Process driven. Behavioural change only occurs when the person concerned goes through a process of drilling down to deep-rooted drivers of human behaviour. In essence this means that the person has to undergo a process of facing their negative as well as positive sense of belonging and ownership ([possession). In essence this process will assist the person to arrive at a deeper understanding of their own self-image – who he or she thinks and believes he is. It is from this basis of understanding that a person will often decide emotionally and mentally to adopt positive behavioural patterns and let go of the old. At Leadership Platform we apply a process called the Destiny Chain that is remarkably effective in bringing about attitudinal and situational change. It can be done!
Nature’s lesson. So often nature is the greatest teacher. We know that all things consists of matter that consists of vibrant molecules and atoms. Even our own physical bodies are undergoing immense changes all the time and literally shedding millions of cells every day as it seeks to renew and heal itself. Movement is change. Plants ‘die’ and then come alive again in spring.
Factors of greatest impact. Amongst many contributing factors leading to behavioural change three attributes stand out. The first is possession of a sincere value and belief system. This makes change so much easier. The other factors are the attributes of love and sharing. Good mothers are probably the best possible examples of how love and sharing brings about attitudinal change in children (and even in husbands!) A caring and sharing attitude by leaders can have a great impact in the lives of others. Just think of it; nothing impacts more positively on our minds and hearts than somebody sincerely sharing with us that which is most important to them. This includes sharing of knowledge, compassion, respect, trust and high expectations of our performance I worked for years with an employer and subsequent partner, Francois van Niekerk, who has a gift of openly sharing his business concerns and joys with the rest of the staff. He has an impressive record of success that is in no small way the result of his sharing attitude towards others.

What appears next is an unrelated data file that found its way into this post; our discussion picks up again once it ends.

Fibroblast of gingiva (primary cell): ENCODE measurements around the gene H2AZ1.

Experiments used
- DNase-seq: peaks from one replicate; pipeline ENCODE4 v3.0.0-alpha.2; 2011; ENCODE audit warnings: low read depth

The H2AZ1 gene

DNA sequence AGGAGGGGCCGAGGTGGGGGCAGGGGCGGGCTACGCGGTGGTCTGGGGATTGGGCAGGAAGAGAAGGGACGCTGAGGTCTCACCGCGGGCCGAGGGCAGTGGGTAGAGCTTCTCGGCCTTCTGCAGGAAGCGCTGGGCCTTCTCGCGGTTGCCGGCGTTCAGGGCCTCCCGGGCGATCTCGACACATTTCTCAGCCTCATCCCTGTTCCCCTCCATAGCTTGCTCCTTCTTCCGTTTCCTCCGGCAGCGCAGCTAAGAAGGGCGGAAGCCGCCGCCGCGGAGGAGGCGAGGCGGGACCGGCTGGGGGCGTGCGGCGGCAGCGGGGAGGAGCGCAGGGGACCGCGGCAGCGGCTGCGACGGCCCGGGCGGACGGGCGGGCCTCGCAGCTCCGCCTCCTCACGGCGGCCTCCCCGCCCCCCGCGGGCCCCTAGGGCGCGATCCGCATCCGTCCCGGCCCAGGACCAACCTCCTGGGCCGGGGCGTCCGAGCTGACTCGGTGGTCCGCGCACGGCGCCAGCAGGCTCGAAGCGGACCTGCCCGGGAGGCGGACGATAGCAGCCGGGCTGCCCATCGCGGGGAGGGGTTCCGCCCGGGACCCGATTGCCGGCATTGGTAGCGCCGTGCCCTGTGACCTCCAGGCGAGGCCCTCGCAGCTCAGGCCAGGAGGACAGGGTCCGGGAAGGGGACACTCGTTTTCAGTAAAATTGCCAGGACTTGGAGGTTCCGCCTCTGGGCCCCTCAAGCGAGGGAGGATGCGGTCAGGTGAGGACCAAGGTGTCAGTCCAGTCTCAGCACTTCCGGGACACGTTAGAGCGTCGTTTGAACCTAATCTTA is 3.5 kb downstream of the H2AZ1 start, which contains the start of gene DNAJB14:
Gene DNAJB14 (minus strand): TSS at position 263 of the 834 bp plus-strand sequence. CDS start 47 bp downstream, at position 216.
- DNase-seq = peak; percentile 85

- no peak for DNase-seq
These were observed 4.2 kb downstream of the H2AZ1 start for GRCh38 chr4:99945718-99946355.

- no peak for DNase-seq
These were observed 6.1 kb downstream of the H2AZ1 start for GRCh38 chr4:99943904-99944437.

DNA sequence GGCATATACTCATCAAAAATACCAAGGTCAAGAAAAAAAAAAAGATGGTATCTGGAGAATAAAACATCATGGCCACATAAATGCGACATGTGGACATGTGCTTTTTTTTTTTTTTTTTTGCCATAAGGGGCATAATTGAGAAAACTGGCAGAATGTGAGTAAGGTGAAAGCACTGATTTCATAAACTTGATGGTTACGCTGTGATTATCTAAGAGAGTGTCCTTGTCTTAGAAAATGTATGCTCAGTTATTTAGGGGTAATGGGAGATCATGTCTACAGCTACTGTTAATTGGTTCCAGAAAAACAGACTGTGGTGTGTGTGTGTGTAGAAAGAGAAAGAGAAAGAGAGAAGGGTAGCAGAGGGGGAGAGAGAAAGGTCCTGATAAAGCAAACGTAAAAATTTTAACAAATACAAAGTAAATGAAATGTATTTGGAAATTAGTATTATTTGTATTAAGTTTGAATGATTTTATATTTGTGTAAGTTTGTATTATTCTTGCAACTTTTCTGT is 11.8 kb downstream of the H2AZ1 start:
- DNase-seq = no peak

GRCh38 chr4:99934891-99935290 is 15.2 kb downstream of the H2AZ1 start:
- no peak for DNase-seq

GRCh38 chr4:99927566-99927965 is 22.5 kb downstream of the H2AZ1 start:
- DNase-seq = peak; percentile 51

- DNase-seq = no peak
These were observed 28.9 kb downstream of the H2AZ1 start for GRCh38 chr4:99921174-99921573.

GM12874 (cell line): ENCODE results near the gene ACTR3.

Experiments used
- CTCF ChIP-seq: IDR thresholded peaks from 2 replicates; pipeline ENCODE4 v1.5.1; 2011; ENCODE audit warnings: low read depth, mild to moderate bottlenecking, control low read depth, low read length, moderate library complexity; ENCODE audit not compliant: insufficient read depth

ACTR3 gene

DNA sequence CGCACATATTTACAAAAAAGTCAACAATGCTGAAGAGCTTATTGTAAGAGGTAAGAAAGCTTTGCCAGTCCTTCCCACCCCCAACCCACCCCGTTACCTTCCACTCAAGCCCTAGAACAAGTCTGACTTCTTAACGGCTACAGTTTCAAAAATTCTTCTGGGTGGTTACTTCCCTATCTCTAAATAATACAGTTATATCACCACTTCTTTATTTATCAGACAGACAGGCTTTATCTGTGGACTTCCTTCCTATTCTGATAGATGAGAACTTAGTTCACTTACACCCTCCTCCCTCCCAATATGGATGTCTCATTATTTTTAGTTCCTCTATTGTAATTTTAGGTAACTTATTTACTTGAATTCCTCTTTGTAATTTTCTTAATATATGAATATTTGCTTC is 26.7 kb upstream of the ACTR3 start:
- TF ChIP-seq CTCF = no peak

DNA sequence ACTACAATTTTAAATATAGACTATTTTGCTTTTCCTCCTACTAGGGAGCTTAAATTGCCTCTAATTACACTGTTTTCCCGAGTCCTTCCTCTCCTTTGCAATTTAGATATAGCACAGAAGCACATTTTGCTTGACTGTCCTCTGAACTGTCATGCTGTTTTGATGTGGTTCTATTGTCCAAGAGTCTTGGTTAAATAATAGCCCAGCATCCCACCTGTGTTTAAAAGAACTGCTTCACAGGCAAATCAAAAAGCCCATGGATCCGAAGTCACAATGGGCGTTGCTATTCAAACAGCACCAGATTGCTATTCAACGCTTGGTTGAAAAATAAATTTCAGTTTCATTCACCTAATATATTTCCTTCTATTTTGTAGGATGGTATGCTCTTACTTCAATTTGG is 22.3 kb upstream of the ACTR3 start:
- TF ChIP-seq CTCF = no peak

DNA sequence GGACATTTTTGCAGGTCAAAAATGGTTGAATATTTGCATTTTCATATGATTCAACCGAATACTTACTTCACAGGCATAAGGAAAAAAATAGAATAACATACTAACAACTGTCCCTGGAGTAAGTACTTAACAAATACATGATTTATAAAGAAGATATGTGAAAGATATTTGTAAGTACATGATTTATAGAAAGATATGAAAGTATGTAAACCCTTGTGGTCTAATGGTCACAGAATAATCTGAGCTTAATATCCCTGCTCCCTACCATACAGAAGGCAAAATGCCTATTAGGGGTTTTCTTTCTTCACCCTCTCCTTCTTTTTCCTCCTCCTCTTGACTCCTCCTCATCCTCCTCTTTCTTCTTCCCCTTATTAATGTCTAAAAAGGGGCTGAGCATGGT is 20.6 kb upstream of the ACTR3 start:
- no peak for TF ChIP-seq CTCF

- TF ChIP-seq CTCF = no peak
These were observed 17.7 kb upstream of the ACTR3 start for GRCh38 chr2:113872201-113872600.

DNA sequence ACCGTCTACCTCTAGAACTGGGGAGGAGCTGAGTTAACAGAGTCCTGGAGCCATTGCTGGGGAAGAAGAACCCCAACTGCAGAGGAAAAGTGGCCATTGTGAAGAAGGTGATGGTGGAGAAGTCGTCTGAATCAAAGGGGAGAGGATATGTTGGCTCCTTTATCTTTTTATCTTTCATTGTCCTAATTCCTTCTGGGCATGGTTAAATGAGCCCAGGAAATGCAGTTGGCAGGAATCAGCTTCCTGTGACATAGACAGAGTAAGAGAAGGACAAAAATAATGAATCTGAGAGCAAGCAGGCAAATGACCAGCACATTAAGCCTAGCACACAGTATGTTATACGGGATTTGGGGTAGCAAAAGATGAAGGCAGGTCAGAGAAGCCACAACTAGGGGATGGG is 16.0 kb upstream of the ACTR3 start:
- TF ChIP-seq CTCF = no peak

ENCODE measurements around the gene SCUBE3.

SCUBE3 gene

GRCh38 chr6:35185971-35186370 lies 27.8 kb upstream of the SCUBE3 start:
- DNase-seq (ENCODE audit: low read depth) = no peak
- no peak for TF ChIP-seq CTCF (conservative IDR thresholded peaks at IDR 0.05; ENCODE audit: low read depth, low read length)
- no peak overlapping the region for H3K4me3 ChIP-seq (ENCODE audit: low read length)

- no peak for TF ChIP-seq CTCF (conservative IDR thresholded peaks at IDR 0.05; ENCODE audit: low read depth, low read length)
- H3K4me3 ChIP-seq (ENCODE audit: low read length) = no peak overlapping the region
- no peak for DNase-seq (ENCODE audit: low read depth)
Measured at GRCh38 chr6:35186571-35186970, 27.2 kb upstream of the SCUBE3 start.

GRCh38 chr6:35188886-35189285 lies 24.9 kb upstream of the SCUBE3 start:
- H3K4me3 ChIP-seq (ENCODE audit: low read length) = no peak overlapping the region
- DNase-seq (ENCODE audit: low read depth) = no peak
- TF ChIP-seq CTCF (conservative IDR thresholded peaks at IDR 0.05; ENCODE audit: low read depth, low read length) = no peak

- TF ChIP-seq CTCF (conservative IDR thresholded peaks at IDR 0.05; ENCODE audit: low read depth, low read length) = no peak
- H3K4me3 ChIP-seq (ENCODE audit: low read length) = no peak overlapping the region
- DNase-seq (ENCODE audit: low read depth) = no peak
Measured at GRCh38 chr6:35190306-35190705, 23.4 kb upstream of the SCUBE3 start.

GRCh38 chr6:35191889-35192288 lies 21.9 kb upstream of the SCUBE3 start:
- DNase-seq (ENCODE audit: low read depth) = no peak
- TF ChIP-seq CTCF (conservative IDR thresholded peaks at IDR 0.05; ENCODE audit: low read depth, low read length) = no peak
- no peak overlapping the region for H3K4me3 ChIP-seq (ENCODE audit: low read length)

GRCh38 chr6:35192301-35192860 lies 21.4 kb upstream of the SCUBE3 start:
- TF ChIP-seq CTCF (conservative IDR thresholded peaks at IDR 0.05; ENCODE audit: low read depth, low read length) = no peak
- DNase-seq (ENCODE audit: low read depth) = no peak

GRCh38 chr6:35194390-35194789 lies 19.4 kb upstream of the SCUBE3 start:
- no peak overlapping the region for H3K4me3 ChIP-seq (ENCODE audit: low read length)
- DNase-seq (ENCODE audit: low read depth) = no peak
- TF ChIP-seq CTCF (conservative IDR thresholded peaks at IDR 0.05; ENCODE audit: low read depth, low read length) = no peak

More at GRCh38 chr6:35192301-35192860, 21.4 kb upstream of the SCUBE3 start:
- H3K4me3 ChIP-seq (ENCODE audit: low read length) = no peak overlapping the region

Can adults change? For certain they can if the abovementioned factors are in place. It is a minority that refuse to change no matter what support they receive.
Louis Groenewald – The Old Man
Do you recognise some areas in yourself as a leader or areas in your team that need improvement?
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Adriaan Groenewald is a leadership expert and commentator